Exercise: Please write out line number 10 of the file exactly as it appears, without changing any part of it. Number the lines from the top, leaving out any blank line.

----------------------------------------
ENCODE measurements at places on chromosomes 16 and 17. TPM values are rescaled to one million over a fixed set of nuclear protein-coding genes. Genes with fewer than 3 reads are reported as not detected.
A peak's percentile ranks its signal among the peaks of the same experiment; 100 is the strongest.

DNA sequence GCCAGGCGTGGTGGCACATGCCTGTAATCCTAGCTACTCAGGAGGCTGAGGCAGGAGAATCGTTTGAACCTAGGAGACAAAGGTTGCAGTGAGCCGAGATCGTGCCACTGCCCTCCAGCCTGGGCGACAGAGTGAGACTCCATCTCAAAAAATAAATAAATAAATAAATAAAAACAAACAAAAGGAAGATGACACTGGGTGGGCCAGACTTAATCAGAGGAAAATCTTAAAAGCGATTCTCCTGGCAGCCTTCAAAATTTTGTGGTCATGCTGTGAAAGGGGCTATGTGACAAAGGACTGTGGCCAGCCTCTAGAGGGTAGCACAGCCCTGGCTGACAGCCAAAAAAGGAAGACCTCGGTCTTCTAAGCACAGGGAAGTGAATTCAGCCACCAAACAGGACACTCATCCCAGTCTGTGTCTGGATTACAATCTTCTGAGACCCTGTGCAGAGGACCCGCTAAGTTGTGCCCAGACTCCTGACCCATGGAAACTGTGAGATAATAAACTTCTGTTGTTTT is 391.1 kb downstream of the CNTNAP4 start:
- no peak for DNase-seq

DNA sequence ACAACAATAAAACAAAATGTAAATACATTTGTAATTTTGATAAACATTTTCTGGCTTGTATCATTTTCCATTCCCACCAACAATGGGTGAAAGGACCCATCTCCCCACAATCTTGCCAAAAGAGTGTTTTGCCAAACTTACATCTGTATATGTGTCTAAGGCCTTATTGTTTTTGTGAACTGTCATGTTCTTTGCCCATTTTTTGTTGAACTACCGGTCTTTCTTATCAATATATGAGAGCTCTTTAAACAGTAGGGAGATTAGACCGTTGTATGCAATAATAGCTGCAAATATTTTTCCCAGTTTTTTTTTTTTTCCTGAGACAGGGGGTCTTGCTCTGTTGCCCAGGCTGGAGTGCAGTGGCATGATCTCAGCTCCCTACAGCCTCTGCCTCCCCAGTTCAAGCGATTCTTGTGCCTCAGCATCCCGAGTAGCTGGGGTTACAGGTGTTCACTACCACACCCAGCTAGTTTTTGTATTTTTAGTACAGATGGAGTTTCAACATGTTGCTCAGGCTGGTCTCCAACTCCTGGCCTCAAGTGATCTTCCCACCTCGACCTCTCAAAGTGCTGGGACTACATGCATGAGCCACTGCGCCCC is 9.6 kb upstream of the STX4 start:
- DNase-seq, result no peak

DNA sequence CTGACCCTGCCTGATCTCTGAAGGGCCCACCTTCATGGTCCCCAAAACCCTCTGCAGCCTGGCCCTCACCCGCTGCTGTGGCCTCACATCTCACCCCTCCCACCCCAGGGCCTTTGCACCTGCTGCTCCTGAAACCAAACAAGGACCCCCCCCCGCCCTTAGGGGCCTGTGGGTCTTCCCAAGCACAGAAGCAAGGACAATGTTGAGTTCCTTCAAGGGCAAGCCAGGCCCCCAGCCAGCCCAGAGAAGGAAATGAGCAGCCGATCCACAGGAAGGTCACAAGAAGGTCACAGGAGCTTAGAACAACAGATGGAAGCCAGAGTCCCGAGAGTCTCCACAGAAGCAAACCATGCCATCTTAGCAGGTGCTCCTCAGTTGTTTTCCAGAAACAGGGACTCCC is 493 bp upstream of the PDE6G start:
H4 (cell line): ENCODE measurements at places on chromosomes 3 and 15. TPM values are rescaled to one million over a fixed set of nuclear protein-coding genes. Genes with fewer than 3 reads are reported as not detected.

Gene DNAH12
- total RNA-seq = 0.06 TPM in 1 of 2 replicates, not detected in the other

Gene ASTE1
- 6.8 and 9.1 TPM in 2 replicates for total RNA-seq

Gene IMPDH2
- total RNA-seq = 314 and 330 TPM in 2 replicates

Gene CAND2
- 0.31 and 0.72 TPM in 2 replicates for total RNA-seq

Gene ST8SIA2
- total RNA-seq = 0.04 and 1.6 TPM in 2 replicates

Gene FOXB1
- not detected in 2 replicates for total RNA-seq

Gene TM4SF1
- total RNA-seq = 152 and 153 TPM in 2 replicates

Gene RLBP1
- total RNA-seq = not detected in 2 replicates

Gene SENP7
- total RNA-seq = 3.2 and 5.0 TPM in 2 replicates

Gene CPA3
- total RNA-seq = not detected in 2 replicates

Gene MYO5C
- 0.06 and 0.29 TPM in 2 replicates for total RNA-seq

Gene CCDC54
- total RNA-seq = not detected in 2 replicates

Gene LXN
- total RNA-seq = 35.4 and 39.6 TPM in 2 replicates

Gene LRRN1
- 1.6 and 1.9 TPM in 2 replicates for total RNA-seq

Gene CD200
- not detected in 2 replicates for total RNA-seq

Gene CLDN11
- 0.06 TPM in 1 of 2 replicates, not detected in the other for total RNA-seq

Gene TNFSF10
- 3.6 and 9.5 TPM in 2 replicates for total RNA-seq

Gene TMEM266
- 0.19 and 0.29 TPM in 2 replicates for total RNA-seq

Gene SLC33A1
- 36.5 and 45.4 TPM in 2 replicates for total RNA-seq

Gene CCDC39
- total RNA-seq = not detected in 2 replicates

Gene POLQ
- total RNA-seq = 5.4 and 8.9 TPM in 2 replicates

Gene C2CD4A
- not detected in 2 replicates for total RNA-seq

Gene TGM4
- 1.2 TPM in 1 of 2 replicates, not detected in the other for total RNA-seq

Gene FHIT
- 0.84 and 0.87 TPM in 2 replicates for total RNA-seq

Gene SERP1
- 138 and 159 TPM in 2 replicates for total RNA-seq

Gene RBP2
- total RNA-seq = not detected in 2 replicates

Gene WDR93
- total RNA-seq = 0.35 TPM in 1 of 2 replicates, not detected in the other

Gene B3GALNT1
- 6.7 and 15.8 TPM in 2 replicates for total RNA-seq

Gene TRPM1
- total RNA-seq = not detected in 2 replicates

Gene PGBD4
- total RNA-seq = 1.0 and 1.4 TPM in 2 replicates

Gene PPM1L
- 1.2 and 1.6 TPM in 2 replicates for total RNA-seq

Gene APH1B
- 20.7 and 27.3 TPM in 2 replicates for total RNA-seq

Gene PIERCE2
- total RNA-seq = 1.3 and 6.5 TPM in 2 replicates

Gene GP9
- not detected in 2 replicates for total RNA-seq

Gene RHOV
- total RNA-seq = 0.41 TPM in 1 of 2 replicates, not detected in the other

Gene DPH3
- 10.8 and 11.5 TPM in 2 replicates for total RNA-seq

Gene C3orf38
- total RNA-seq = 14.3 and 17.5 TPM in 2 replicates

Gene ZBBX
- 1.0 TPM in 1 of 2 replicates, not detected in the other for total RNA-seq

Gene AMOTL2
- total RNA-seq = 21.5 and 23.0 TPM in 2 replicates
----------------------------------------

- total RNA-seq = 0.06 TPM in 1 of 2 replicates, not detected in the other